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OpEdNews Op Eds    H4'ed 11/17/19

Remembering President John F. Kennedy

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By: T. D. Duff Tonka Bay, Minnesota

As one of the victory babies of the boomer or prophet generation, we must explore the ways that we can bequeath to posterity our final states of good consciousness, much like the four old men of the gilded era, Oliver Wendell Holmes, Henry Wadsworth Longfellow, John Greenleaf Whittier, and James Russell Lowell.

The psychological earthquake and the open wound on all baby boomers and their parents' hero generation psyches has forever been the horror of the Kennedy assassination, on November 22, 1963. VJ Day, the end of World War II and the Kennedy Assassination bracketed the consciousness of two generations. We all remember where we were when it happened.

I distinctly remember where I was when John F. Kennedy was assassinated. I was a citizen of a country, the United States, at a time the future seemed bright and full of possibility, and the people had hope for a fuller and better life. Home was a place where our feet could leave but our hearts could not, where our faith in love was like the wind, we could not see it but we could feel its warmth. Our love endured because we loved the same things together.

I was living in a country where its citizens enjoyed basic human rights, where labor unions raised the living wage standards of all workers, not merely those under its contracts, and there was a coalition of conscience between the forces of labor, the church, the academic community and the civil rights movement. I was living in a country that had a progressive proportional tax system, the sublime legacy of FDR taxes that built the infrastructure of our country, and the constitution was taken seriously, by our elected representatives in Washington.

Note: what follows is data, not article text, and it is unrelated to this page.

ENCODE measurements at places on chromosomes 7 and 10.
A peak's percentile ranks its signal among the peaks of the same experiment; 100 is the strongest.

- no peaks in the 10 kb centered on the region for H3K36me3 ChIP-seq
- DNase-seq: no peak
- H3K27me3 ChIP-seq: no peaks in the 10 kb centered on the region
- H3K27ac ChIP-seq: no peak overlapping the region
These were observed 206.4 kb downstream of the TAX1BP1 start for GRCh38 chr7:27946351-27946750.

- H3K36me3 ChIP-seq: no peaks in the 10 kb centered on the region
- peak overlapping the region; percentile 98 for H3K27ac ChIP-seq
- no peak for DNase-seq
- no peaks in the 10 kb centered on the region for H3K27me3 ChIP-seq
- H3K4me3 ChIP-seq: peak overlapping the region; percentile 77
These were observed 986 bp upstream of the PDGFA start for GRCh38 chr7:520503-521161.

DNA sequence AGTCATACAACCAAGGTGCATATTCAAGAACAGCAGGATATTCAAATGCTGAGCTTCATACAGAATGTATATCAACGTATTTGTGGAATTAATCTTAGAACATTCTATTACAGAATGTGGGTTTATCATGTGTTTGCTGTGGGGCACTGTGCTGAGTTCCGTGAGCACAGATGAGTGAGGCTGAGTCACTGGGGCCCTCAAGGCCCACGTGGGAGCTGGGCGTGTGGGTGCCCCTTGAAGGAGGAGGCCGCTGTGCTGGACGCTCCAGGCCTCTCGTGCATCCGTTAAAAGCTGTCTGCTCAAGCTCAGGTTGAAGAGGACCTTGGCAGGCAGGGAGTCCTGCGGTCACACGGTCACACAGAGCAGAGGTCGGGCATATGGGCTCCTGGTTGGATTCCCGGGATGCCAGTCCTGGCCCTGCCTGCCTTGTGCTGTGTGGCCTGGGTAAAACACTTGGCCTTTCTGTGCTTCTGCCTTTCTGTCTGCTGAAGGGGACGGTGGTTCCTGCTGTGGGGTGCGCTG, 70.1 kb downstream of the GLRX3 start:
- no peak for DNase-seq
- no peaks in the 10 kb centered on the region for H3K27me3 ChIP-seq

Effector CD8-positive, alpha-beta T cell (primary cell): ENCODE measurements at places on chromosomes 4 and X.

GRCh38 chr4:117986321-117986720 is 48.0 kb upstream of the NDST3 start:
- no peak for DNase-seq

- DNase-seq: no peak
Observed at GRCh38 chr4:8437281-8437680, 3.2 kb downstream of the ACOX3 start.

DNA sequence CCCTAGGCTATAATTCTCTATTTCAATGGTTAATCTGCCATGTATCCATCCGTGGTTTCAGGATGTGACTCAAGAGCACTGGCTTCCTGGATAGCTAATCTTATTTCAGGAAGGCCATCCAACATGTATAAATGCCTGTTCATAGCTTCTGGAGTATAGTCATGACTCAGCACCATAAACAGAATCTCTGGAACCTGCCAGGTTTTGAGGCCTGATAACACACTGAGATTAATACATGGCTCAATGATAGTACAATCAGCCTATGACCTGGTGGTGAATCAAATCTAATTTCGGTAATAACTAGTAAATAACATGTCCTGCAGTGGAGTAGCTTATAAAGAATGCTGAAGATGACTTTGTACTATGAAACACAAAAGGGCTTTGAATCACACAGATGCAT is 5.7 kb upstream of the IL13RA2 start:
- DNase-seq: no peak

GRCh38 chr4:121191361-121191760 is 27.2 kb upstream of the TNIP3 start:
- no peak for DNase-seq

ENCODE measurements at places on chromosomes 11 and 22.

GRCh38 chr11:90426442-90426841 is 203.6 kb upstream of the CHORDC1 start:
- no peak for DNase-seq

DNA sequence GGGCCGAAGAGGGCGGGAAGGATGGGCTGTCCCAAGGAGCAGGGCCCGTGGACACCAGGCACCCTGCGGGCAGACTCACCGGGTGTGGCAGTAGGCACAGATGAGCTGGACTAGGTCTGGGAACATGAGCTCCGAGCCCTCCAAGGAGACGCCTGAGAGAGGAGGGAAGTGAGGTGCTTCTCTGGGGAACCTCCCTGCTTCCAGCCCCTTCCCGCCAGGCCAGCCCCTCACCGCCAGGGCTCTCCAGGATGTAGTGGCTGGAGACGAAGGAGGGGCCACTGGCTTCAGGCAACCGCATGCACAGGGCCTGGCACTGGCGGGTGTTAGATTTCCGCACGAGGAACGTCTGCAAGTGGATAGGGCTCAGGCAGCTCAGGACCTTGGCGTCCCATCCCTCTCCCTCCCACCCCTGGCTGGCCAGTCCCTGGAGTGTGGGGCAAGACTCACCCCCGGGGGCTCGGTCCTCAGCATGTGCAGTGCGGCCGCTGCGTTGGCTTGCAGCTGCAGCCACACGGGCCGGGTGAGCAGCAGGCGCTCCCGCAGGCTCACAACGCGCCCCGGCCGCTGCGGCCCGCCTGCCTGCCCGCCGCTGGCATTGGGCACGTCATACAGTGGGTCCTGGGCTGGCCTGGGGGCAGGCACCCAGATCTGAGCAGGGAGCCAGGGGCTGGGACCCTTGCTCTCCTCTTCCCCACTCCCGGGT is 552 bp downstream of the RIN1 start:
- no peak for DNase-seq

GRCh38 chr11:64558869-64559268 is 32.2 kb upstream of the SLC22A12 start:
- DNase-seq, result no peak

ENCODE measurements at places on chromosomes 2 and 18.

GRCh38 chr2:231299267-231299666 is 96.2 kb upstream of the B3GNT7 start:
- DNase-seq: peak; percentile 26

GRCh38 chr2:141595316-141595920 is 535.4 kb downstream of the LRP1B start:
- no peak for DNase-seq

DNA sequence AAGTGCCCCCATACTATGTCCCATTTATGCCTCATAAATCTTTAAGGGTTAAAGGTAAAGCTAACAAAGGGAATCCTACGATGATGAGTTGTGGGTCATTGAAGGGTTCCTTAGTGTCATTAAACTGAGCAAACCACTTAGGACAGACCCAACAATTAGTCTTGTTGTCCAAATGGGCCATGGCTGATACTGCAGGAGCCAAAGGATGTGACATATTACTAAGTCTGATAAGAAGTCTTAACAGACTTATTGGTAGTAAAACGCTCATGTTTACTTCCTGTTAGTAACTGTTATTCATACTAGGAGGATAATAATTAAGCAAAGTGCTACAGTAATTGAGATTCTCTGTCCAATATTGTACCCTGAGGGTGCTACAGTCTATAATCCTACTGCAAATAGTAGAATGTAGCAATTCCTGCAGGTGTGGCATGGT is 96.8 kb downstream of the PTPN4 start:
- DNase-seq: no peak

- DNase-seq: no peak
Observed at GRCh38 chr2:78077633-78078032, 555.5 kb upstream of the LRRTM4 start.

I was living in a country where Republicans and Democrats actually had respect for each other and worked together, respected each other and passed legislation that was for the benefit of the people. I was living in a time where we believed in Thomas Paine's words: "that reason and only reason can raise man's dignity from the depths of degradation, error and ignorance." This is where I was when JFK was put to death.

Yet, today I don't recognize this country any longer. It has been changed in a very negative way since the despicable men of Dealey Plaza ended the American Dream. It seems that at this tragic moment in our history, doing better and feeling worse has become part of our cultures new declinism, bringing on a faà ade of self- denigration, in a disappointing youth economy, a life that seems to lead nowhere, slackers and singles dazed and confused amid a culturally splintered world, full of exploitative sexuality and remorseless violence, all with a sense of personal directionless. Knowledge and education have become just another commodity through the monetization of knowledge production to the corporate model. Civics and government are no longer taught, and the teaching of history has become a mere regurgitation of times and dates.

President Kennedy demonstrated his willingness to stand up to big money during the "steel crisis" of April 1962, when he forced a price increase rollback by sending in FBI agents into corporate offices of the steel companies.